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A non-monotonic logic is a formal logic whose consequence relation is not monotonic. Most studied formal logics have a monotonic consequence relation, meaning that adding a formula to a theory never produces a reduction of its set of consequences. Intuitively, monotonicity indicates that learning a new piece of knowledge cannot reduce the set of what is known. A monotonic logic cannot handle various reasoning tasks such as reasoning by default (consequences may be derived only because of lack of evidence of the contrary), abductive reasoning (consequences are only deduced as most likely explanations), some important approaches to reasoning about knowledge (the ignorance of a consequence must be retracted when the consequence becomes known), and similarly, belief revision (new knowledge may contradict old beliefs).
Default reasoning 
An example of a default assumption is that the typical bird flies. As a result, if a given animal is known to be a bird, and nothing else is known, it can be assumed to be able to fly. The default assumption must however be retracted if it is later learned that the considered animal is a penguin. This example shows that a logic that models default reasoning should not be monotonic. Logics formalizing default reasoning can be roughly divided in two categories: logics able to deal with arbitrary default assumptions (default logic, defeasible logic/defeasible reasoning/argument (logic), and answer set programming) and logics that formalize the specific default assumption that facts that are not known to be true can be assumed false by default (closed world assumption and circumscription).
Abductive reasoning 
Abductive reasoning is the process of deriving the most likely explanations of the known facts. An abductive logic should not be monotonic because the most likely explanations are not necessarily correct. For example, the most likely explanation for seeing wet grass is that it rained; however, this explanation has to be retracted when learning that the real cause of the grass being wet was a sprinkler. Since the old explanation (it rained) is retracted because of the addition of a piece of knowledge (a sprinkler was active), any logic that models explanations is non-monotonic.
Reasoning about knowledge 
If a logic includes formulae that mean that something is not known, this logic should not be monotonic. Indeed, learning something that was previously not known leads to the removal of the formula specifying that this piece of knowledge is not known. This second change (a removal caused by an addition) violates the condition of monotonicity. A logic for reasoning about knowledge is the autoepistemic logic.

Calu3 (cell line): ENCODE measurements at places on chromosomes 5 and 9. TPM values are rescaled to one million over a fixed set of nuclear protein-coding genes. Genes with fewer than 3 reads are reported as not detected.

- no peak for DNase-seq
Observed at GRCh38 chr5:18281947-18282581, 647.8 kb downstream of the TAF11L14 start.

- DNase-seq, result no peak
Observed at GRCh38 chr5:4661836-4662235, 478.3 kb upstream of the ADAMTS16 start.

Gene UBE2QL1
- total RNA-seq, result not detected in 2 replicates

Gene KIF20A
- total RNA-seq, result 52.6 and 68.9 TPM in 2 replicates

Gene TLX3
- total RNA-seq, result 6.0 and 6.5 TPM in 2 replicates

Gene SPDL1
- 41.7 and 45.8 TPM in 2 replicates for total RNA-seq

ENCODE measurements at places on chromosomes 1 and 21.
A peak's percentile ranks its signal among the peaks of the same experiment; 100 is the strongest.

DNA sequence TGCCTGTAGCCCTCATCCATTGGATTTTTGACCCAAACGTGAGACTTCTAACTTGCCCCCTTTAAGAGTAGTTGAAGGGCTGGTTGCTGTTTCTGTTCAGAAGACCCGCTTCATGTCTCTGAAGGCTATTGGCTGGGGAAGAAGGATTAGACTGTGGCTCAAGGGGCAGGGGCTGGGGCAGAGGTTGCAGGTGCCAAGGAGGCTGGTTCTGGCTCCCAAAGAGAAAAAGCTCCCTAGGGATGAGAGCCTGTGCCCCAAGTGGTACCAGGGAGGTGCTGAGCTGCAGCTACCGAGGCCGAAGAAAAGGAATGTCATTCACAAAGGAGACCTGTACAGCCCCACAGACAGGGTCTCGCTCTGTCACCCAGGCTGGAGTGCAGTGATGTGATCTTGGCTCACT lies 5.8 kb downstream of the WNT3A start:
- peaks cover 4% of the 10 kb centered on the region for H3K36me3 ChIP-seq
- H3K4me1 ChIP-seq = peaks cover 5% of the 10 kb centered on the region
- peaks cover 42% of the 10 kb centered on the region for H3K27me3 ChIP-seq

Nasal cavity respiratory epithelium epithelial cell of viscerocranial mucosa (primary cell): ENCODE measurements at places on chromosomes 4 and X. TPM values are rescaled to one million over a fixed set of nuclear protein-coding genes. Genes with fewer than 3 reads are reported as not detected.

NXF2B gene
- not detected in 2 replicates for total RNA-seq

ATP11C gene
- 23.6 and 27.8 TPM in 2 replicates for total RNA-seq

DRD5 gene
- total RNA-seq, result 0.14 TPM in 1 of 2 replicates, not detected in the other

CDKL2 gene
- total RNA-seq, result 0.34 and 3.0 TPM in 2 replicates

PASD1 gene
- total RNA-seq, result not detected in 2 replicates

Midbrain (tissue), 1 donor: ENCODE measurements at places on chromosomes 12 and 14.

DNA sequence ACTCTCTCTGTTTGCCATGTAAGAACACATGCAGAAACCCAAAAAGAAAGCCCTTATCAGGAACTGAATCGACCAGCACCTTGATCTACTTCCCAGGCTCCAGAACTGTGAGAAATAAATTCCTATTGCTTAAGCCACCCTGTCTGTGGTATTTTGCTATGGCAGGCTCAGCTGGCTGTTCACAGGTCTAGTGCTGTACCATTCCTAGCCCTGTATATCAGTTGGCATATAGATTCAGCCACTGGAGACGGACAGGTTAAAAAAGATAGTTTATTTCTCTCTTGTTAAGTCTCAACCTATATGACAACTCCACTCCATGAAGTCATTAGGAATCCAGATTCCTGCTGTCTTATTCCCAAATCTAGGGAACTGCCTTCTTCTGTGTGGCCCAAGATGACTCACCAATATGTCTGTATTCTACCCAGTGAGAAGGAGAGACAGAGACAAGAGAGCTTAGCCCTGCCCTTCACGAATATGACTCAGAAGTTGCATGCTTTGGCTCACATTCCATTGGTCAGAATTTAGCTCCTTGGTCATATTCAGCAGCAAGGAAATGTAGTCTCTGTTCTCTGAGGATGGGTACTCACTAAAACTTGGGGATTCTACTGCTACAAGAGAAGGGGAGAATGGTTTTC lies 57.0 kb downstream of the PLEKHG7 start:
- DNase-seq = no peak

Belief revision 
Belief revision is the process of changing beliefs to accommodate a new belief that might be inconsistent with the old ones. In the assumption that the new belief is correct, some of the old ones have to be retracted in order to maintain consistency. This retraction in response to an addition of a new belief makes any logic for belief revision to be non-monotonic. The belief revision approach is alternative to paraconsistent logics, which tolerate inconsistency rather than attempting to remove it.
See also 
- N. Bidoit and R. Hull (1989) "Minimalism, justification and non-monotonicity in deductive databases," Journal of Computer and System Sciences 38: 290-325.
- G. Brewka (1991). Nonmonotonic Reasoning: Logical Foundations of Commonsense. Cambridge University Press.
- G. Brewka, J. Dix, K. Konolige (1997). Nonmonotonic Reasoning - An Overview. CSLI publications, Stanford.
- M. Cadoli and M. Schaerf (1993) "A survey of complexity results for non-monotonic logics" Journal of Logic Programming 17: 127-60.
- F. M. Donini, M. Lenzerini, D. Nardi, F. Pirri, and M. Schaerf (1990) "Nonmonotonic reasoning," Artificial Intelligence Review 4: 163-210.
- M. L. Ginsberg, ed. (1987) Readings in Nonmonotonic Reasoning. Los Altos CA: Morgan Kaufmann.
- Horty, J. F., 2001, "Nonmonotonic Logic," in Goble, Lou, ed., The Blackwell Guide to Philosophical Logic. Blackwell.
- W. Lukaszewicz (1990) Non-Monotonic Reasoning. Ellis-Horwood, Chichester, West Sussex, England.
- C.G. Lundberg (2000) "Made sense and remembered sense: Sensemaking through abduction," Journal of Economic Psychology: 21(6), 691-709.
- D. Makinson (2005) Bridges from Classical to Nonmonotonic Logic, College Publications.
- W. Marek and M. Truszczynski (1993) Nonmonotonic Logics: Context-Dependent Reasoning. Springer Verlag.
- A. Nait Abdallah (1995) The Logic of Partial Information. Springer Verlag.
- Non-monotonic logic entry by G. Aldo Antonelli in the Stanford Encyclopedia of Philosophy
- Non-monotonic logic at PhilPapers
- Non-monotonic logic at the Indiana Philosophy Ontology Project